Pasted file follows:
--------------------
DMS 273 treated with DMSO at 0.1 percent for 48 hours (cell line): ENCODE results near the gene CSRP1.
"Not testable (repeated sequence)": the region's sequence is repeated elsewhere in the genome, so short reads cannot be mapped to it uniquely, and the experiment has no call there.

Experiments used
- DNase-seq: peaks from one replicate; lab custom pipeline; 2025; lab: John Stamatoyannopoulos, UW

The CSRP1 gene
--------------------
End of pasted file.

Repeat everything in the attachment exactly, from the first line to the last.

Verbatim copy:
DMS 273 treated with DMSO at 0.1 percent for 48 hours (cell line): ENCODE results near the gene CSRP1.
"Not testable (repeated sequence)": the region's sequence is repeated elsewhere in the genome, so short reads cannot be mapped to it uniquely, and the experiment has no call there.

Experiments used
- DNase-seq: peaks from one replicate; lab custom pipeline; 2025; lab: John Stamatoyannopoulos, UW

The CSRP1 gene